9/11/2005

Encrypted comms and interoperability don't mix!!

First I would like to extend my thoughts and prayers to the surving members of the 9/11 attacks. Without rehashing everything I heard that day, one thing is for sure I never have felt more helpless than I did on that day. Although I know I'm not the only one. That being said I am going to take a slightly different approach.. that of a radio geek!
As we saw a few weeks ago during the hurricane the high and mighty "digital and encrypted" trunked systems came crashing down during the first hour s of the storm. There wasn't anything anyone could do, the most sophisticated communication device, bullhorns and PA systems in patrol cars. The only way to get a message out was to do it via amateur radio, plain old over the radio waves. No computers, no special digital radios, just free and clear communication. Are the officials listening? Probabllyt not. While I agree there are times certain police communications ashould be protected, the same system failed the emergency services of New Orleans and in turn failed the people I am not here to point fingers, there's too much of that going own right now. I am however going to point out from a communications standpoint that thne public safety officials are putting too much emphasis on protecting their communications than being practical. With all the critizism pointed at the President, the Governors and the local officials, there isn't enough blame being put on the industry that make the radios. The states and cities spent millions of dollars on upgrading communication systems and they FAILED. Radios that were considered "state of the art" FAILED ONCE AGAIN.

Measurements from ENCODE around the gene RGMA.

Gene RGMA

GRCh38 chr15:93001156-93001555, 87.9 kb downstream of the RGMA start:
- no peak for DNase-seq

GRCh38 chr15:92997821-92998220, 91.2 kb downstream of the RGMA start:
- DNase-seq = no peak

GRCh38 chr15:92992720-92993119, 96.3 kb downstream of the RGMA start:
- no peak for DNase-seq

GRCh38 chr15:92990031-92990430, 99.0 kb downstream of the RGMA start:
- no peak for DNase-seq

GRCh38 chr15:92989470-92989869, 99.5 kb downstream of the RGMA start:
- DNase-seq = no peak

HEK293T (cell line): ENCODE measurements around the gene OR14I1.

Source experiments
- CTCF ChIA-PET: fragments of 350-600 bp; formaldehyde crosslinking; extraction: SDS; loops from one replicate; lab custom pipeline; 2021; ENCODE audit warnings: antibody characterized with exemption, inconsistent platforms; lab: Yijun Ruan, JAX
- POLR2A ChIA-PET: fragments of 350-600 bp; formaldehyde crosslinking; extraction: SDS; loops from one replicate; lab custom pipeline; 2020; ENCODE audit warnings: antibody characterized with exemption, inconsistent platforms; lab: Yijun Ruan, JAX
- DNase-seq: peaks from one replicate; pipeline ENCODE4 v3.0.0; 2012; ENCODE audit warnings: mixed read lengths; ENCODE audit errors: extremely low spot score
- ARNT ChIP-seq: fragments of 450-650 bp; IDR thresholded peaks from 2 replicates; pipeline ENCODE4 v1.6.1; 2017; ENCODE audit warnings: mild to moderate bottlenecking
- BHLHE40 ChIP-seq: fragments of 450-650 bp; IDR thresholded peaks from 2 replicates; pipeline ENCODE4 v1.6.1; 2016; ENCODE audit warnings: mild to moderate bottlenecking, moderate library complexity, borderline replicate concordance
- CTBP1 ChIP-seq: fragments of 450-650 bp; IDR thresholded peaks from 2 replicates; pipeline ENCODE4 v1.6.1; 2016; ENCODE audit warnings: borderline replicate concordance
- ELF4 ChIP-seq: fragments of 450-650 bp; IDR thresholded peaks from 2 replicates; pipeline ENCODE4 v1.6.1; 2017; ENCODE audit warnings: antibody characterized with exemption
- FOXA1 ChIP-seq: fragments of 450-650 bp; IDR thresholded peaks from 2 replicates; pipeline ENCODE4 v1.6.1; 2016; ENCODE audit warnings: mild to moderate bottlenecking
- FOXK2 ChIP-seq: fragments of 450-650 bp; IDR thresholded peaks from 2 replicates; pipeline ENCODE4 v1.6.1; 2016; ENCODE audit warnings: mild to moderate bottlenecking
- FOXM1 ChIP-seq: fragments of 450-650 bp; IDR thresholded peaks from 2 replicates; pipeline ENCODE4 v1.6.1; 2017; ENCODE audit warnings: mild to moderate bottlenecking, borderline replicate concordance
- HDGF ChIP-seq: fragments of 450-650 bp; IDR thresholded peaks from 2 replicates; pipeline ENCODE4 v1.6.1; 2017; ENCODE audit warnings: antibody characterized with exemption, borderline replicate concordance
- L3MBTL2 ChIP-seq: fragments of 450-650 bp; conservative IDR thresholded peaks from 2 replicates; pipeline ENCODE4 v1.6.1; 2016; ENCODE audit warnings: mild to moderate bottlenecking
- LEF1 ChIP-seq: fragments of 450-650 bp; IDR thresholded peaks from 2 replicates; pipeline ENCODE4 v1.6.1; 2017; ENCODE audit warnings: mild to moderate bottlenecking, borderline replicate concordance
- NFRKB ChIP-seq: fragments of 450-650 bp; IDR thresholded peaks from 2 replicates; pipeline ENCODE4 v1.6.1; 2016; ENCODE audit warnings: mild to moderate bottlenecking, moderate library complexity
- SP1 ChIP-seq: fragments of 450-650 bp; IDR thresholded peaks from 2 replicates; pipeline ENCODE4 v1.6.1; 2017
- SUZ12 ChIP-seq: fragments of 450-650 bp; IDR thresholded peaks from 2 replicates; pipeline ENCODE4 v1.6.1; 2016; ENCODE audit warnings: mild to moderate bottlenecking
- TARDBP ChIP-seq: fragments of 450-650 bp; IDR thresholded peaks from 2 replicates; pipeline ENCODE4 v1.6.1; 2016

As a scanner listeniner obviously I am against digital and encrypted communications. Those who want full-time encryption have to answer this question, when has digital communications saved a life in a fire or a medical emergency? Never, not one time.
On 9/11 the radios failed, studies show the older radios would and did work, thus saving lives. You might have heard the families of the fallen firefighters and police officers are suing the manufacturers of the radios. Will it change the way we look at emergency communications? Only time will tell. However think about this, more departments are going back to their old systems. Why aren't the radios companies wake up and smelling the coffee??

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